Nursing homes need to put residents' health and safety first
One of a nursing home's most important responsibilities is making sure residents take all their medications as prescribed. Nursing home residents often have complex health issues that require multiple medications to manage effectively. That's why nursing home staff must follow the "five rights" of medication administration:
- The right resident
- The right drug
- The right time
- The right dose
- The right route (oral, sublingual, ocular, intravenous, etc.)
Unfortunately, particularly in understaffed facilities with overworked and undertrained staff, medication administration often falls by the wayside, and the consequences for residents can be severe. Medication errors can have serious and even life-threatening consequences. That's why residents' families need to know their legal rights and what they can do to hold the facility accountable.
Examples of medication errors in nursing facilities
Some medication errors are simply a result of being rushed, overworked, and not paying attention. Others are shortcuts intended to get through medication administration quickly instead of following the proper channels with the resident's physician. Some common examples include:
- Inadequate communication. Nursing home residents often have multiple healthcare providers who prescribe their medications. The facility must ensure that each provider has the information they need about the resident's medical conditions, allergies, and other medications. Nursing home staff must also communicate with each other to ensure residents are taking the right medications at the right time, especially when a medication is changed or discontinued.
- Altering the medication in an unauthorized manner. For example, while some medications can be cut or crushed without altering the effects on the patient, others come with specific instructions not to do so. Cutting or crushing an extended-release (XR) tablet can cause the resident's body to absorb all the medication at once instead of over time.
- Failing to prepare the medication appropriately. On the other hand, some medications should be cut, crushed, or otherwise prepared for the resident. Many suspension medications must be shaken or mixed to ensure the resident gets the right dosage. If the medication is not properly mixed, the resident may get too much or too little.
- Not following instructions regarding food and drink. The amount of food and/or liquid in a resident's stomach can make a significant difference in how the body absorbs the medication. Some medications must be taken with food; others must be taken on an empty stomach. Nursing homes need to plan medication administration around mealtimes to ensure that these instructions are followed. They also need to ensure that residents are adequately hydrated while taking medications.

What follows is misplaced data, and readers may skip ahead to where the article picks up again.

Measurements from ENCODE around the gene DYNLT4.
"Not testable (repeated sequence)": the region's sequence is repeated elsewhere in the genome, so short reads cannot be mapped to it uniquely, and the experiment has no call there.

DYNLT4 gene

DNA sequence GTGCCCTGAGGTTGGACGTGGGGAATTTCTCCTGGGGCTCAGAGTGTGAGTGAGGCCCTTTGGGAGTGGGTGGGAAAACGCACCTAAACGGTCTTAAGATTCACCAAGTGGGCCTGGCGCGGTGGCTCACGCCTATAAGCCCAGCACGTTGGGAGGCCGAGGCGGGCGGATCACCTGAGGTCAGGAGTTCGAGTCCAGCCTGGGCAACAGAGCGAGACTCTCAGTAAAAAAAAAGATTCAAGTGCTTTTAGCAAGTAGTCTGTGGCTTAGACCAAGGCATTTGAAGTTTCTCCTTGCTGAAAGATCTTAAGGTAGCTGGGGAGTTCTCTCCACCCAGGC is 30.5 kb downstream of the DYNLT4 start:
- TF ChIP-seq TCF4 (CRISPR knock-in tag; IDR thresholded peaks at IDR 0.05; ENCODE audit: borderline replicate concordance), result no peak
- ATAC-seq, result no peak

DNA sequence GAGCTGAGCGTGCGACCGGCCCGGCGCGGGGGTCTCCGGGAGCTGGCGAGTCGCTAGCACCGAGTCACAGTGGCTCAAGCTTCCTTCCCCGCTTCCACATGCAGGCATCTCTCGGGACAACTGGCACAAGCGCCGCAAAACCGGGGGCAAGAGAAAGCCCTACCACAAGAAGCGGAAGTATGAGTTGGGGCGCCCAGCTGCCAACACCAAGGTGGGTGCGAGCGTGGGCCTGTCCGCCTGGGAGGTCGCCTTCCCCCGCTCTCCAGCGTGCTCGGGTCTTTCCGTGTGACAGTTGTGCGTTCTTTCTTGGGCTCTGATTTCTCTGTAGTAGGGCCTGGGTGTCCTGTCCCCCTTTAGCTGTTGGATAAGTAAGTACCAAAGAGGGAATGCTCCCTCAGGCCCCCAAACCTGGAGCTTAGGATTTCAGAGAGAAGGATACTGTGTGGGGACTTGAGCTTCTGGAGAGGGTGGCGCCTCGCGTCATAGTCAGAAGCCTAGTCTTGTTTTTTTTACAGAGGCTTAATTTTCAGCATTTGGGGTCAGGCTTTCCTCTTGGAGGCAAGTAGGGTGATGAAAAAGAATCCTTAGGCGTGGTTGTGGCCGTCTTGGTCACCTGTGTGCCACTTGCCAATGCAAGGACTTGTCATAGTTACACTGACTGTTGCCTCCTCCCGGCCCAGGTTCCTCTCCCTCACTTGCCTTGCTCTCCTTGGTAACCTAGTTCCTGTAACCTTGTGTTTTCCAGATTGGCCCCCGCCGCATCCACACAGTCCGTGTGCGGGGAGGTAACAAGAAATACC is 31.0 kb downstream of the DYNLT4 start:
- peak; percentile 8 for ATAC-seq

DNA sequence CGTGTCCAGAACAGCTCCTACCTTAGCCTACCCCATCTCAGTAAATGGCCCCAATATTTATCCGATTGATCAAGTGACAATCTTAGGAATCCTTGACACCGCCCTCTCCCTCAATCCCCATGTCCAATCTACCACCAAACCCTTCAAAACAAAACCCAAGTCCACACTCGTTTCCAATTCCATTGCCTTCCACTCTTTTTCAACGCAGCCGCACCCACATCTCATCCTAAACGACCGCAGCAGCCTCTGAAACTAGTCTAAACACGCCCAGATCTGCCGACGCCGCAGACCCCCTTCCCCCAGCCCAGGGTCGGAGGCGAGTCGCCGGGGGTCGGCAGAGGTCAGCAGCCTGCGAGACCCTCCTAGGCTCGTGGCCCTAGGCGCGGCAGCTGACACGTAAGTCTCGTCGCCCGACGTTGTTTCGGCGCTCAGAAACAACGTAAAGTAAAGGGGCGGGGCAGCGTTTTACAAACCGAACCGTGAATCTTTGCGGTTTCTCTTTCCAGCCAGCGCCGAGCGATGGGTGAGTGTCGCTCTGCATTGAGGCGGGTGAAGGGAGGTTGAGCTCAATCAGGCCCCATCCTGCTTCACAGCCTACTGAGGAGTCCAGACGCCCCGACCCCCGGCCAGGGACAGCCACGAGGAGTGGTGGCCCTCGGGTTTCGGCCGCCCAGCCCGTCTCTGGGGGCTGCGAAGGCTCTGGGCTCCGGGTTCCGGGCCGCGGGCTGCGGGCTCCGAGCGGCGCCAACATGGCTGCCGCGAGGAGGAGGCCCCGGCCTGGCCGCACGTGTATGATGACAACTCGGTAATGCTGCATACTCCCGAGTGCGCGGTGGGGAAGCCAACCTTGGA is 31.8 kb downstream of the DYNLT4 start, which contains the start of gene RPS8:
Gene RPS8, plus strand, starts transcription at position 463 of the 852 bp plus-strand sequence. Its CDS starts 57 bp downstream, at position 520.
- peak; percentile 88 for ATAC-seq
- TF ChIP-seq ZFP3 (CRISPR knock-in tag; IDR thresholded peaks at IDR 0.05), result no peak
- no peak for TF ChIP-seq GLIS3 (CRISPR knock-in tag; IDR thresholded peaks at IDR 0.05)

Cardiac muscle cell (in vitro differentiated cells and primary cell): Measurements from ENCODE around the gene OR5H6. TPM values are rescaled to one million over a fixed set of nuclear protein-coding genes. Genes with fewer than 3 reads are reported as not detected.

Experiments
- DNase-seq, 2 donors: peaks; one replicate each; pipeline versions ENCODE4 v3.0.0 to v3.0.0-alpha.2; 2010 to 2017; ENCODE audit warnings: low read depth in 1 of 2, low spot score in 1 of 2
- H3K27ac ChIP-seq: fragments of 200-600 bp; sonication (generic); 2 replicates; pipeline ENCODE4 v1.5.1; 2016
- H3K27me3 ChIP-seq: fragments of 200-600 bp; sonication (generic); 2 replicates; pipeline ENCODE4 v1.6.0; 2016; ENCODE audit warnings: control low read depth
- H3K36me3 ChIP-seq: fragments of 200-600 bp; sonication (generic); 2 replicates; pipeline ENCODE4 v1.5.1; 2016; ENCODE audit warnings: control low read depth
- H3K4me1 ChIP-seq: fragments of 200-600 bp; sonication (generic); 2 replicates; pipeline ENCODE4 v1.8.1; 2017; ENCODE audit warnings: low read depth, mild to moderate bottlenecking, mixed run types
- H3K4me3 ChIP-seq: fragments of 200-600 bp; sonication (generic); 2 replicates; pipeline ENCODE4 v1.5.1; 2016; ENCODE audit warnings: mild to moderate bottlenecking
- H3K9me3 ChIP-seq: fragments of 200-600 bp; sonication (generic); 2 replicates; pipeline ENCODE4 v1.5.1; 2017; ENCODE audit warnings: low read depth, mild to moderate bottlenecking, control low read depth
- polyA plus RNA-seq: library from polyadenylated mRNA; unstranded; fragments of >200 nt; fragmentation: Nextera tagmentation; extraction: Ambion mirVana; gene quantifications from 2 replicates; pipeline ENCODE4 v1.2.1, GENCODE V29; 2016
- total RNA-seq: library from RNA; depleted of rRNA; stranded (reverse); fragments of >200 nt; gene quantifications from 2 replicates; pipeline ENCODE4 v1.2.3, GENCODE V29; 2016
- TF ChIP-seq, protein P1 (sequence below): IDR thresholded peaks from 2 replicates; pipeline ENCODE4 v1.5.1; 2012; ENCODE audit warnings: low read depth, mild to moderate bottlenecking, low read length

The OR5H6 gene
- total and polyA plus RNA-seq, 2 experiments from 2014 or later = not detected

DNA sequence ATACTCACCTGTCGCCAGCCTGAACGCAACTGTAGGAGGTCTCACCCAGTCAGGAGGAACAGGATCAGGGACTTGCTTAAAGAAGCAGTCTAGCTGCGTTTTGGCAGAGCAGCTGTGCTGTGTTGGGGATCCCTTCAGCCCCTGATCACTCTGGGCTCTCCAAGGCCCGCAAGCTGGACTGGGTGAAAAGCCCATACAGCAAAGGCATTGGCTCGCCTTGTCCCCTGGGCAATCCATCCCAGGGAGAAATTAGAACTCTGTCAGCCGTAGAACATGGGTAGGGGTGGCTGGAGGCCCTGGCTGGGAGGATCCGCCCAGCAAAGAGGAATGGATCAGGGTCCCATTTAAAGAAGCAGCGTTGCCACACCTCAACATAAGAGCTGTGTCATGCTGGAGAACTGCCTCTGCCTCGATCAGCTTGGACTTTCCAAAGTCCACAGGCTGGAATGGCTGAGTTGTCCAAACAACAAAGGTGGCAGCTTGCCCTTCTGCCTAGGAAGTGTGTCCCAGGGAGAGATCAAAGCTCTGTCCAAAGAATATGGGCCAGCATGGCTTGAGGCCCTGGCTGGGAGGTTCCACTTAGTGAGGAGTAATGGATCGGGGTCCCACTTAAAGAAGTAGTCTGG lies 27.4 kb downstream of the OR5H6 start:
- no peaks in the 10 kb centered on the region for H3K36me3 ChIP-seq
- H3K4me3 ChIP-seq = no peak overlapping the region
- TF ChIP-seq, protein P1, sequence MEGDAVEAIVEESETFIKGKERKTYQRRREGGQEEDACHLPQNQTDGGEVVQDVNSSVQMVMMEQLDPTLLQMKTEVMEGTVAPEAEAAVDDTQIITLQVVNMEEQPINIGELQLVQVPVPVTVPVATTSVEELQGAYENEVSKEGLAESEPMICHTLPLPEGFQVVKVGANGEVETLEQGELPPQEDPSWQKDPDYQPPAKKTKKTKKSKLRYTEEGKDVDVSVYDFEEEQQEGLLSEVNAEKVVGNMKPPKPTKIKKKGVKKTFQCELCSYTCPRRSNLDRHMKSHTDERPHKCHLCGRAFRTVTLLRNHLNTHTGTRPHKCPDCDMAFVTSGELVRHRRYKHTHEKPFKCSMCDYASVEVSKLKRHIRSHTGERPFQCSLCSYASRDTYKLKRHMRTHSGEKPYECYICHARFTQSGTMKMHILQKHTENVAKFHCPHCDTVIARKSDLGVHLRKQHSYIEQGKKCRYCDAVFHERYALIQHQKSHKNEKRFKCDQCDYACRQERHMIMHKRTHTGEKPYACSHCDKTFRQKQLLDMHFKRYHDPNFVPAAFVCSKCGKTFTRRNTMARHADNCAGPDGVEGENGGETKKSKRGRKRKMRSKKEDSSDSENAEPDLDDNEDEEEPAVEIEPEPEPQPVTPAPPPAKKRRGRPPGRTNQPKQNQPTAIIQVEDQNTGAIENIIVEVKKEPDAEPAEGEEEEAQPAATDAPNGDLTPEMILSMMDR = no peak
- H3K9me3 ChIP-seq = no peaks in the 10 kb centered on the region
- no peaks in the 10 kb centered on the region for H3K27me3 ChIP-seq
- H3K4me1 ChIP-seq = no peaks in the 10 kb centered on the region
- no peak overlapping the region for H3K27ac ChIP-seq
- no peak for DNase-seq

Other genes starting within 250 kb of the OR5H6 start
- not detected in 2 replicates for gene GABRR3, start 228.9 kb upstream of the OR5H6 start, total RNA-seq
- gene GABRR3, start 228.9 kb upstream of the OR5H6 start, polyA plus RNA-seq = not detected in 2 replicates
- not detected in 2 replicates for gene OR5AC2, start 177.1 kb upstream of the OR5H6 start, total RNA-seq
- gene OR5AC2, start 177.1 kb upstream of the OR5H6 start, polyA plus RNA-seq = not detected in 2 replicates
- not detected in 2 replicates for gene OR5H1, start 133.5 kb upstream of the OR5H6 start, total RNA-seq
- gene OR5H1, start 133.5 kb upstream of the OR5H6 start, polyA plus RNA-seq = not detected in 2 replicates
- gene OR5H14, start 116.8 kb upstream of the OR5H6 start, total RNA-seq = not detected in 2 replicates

- Letting residents swallow sublingual tables. This is a common example of a "wrong route" error. If a medication is meant to be taken sublingually (under the tongue), then swallowing the tablet instead can cause it to be absorbed incorrectly. If a resident doesn't want to put the tablet under their tongue, then the medication needs to be changed by their physician.
- LASA drugs. LASA is an acronym for "Look-Alike Sound-Alike" — that is, medications that are easily confused because they have similar names and similar physical appearances, such as prednisone and prednisolone or dimenhydrinate and diphenhydramine. Nursing home staff need to check and double-check to ensure each resident is getting the right medication.
Giving a resident the right medications is not the end of the nursing home's responsibilities. The facility also needs to monitor residents for interactions and side effects, keeping in mind that those symptoms may present differently in an elderly patient. And they need to properly respond to any medication errors, including notifying the resident's physician, getting the resident appropriate medical care if necessary, and making adjustments to their policies and procedures to ensure that the same mistake doesn't happen again.
What to do if your loved one was harmed by a medication error in a nursing home
Medication errors are a serious form of nursing home neglect that can have severe and life-threatening consequences for residents. That's why facilities need to follow standards of care and minimize the risk of harm. It's also why they need to be held accountable when they do not meet those standards of care. An experienced nursing home neglect attorney can help.
If your loved one was harmed by a medication error in a nursing home, you need to know your legal rights and options. We have decades of experience holding negligent nursing homes accountable and pursuing justice for residents and their families. Call or contact us online for a free consultation with Shuttlesworth Law Firm LLC.